Eluby: The co-operative buys inputs in bulk to benefit from quantity discounts. Then it gives these inputs to our members as a loan. We deduct the loan repayments during harvest time. We also give loans to purchase electricity to pump water. We installed electrical pumps under the ground to pump out water. The co-op must pay the water charges every month. This electricity charge for pumping water is also deducted from farmers as a loan repayment.
Reporter: How do you collect the money to pay for electricity?
Eluby: We charge per ridge. We plan every year how many hectares we are going to assign to each and every crop. For example, if we plan to grow two hectares of tomatoes, we charge a fixed amount of money per ridge. Each ridge is 100 metres long.
Reporter: How much is the electricity charge per ridge?
Eluby: Currently, we charge 650 Malawian kwacha per ridge, which is about four US dollars per ridge.
Reporter: Earlier when I came to visit Ngolowindo, you told me that your major problem was the high cost of electricity. How are things now with electricity charges?
Eluby: High electricity tariffs are still our major problem. We are still requesting the government to promptly finish the negotiations with the electricity supplier so that we can receive a subsidy on electricity prices. Our bills are still very high.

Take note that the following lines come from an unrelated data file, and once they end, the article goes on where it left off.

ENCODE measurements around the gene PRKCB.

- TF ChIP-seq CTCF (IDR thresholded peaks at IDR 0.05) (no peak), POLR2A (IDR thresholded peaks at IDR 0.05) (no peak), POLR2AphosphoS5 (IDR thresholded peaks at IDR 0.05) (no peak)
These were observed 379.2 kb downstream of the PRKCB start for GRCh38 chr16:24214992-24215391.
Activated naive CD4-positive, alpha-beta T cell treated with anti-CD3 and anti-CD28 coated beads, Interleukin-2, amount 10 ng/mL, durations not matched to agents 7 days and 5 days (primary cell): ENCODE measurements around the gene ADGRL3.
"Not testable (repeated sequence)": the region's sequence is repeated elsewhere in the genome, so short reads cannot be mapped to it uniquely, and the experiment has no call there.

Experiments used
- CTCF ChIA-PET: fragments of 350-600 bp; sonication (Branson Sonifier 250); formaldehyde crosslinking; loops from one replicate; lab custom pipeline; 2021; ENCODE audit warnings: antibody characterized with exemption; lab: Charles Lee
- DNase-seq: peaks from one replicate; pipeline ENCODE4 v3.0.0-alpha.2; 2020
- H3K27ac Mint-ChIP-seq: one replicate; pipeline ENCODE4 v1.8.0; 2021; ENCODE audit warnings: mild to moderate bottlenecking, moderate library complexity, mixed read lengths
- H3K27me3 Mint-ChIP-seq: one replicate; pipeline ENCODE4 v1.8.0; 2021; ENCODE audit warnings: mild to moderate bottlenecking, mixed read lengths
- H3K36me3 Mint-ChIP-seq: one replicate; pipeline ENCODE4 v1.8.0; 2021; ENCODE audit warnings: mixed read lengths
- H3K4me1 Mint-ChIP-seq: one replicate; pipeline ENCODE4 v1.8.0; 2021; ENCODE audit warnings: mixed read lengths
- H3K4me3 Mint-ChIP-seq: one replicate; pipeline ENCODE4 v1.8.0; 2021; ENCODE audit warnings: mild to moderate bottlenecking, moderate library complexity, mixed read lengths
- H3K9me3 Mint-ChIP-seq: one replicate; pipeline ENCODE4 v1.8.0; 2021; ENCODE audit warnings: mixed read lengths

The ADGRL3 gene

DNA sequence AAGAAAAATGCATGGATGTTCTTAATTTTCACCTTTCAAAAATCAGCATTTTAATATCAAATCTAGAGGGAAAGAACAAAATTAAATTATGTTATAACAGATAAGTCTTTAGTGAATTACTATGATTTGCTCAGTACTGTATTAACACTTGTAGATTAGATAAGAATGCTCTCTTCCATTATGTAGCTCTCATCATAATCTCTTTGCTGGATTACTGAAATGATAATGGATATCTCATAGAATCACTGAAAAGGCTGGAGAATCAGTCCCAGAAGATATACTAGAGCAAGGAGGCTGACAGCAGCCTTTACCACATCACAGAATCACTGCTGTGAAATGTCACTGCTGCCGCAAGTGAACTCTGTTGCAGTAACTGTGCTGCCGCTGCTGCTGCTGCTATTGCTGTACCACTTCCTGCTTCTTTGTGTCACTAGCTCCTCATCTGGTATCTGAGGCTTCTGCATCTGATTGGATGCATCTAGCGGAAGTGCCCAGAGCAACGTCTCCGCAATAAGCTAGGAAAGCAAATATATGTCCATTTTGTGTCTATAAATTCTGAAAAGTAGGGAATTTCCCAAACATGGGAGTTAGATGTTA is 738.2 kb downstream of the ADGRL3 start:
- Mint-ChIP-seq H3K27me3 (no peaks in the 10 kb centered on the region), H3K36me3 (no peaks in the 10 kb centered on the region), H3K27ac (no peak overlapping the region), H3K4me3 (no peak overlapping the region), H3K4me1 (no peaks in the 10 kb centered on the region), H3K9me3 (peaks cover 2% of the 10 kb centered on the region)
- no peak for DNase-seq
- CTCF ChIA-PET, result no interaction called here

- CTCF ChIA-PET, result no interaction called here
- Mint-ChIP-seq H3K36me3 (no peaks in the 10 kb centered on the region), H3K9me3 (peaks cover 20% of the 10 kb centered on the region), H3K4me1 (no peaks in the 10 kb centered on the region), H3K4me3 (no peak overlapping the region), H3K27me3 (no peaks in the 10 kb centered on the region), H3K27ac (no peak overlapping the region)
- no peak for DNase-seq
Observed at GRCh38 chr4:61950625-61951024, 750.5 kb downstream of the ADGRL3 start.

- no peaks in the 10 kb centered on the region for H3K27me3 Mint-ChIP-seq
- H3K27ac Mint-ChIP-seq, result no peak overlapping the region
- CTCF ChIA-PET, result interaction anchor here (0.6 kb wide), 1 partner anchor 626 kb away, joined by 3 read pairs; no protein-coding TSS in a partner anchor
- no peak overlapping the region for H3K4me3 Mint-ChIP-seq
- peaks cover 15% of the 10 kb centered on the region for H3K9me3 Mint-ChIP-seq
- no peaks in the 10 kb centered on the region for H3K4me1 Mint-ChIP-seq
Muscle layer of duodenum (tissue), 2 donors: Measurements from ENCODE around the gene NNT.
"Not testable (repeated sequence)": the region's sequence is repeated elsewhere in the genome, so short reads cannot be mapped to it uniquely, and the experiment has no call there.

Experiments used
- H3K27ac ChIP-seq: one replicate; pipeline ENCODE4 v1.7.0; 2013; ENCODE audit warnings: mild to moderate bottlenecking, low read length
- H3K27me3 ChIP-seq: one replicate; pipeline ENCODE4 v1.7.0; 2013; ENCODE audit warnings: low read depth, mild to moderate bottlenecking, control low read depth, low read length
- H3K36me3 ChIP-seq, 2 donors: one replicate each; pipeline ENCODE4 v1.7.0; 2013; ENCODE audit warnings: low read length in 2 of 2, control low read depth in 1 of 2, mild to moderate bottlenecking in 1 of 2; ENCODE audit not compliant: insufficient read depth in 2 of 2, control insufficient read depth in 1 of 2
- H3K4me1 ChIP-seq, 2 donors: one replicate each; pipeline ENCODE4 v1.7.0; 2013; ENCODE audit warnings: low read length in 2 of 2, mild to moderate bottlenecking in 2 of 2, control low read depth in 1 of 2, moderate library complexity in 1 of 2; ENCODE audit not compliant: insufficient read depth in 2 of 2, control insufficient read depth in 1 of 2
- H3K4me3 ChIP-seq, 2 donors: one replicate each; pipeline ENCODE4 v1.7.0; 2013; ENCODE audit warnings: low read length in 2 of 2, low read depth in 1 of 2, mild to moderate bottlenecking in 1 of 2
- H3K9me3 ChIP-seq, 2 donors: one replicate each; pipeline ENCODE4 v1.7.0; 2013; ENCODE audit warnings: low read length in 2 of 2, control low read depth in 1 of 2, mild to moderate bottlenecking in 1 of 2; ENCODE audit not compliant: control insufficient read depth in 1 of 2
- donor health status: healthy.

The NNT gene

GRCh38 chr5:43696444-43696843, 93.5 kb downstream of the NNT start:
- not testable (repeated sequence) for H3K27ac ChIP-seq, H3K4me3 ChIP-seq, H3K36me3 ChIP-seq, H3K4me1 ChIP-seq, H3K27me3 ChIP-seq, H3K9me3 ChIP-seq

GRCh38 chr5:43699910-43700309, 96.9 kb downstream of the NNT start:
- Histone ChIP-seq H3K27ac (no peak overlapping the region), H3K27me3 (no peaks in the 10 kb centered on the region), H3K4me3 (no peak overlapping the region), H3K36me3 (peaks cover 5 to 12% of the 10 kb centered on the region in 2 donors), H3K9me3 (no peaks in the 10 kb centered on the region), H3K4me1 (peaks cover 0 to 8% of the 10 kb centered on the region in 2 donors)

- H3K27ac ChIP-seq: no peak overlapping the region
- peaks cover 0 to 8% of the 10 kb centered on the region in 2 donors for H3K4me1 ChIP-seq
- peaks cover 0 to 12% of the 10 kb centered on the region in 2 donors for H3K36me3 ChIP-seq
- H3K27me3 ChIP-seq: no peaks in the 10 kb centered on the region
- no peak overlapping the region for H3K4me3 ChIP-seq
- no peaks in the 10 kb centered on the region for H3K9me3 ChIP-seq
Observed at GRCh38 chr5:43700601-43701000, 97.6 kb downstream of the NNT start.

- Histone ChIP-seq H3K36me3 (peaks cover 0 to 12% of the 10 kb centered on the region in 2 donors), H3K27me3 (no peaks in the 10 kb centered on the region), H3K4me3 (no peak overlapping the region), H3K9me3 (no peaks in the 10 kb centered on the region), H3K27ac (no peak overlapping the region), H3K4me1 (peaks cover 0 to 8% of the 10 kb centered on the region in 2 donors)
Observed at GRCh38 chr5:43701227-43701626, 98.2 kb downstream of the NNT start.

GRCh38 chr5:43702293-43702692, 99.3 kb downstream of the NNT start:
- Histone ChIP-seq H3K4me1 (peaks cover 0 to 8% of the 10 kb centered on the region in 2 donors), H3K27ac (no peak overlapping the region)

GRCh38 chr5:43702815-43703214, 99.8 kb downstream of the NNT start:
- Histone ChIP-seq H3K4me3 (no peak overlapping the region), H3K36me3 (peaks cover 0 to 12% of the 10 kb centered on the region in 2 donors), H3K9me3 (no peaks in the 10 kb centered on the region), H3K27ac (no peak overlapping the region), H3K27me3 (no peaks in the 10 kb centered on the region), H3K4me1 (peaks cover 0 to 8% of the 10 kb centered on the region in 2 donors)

Reporter: How much do you pay per month?
Eluby: When we use only one pump, we pay about 125,000 kwacha per month (Editor’s note: approximately $US820).
Reporter: How much per month do you collect from the members?
Eluby: We do not collect per month but per harvest, about every three months for irrigated crops. Irrigated crops are harvested every three months during the dry season. Then, we collect not less than 300,000 kwacha per harvest (Editor’s note: approximately $US2000).
Reporter: Is 300,000 kwacha enough to pay for the entire electricity bill?
Eluby: This is not enough. We manage to pay for the whole electricity bill only when we grow high-value crops like tomatoes. But we lose money when we use these pumps to water maize. Maize does not give high returns compared to high-value crops like tomatoes.
Reporter: The co-operative has lasted for a long time without collapsing from these high electricity tariffs. Who supports you?
Eluby: With the help of the government, we are still negotiating with the company that supplies the electricity. The electricity supply company is saying that we should enter into an agreement. They say that they can charge us a reduced rate if we agree to use electricity at night only.
Reporter: When are you going to sign this agreement?
Eluby: We are waiting for the Department of Irrigation to finish the negotiations on our behalf.
Reporter: Do you have any employees to whom you pay a salary?
Eluby: Yes, we have a number of them – a driver, a cashier, a stores clerk, and two watchmen.
Reporter: If you have a driver, it means you have a car. How did you obtain it?
Eluby: There was an Italian non-governmental organization between 2002 and 2004 called Co-operation for the Development of Emerging Countries, which was funded by the European Union. The project provided a pick-up truck for us.
Reporter: What else did this NGO help you with?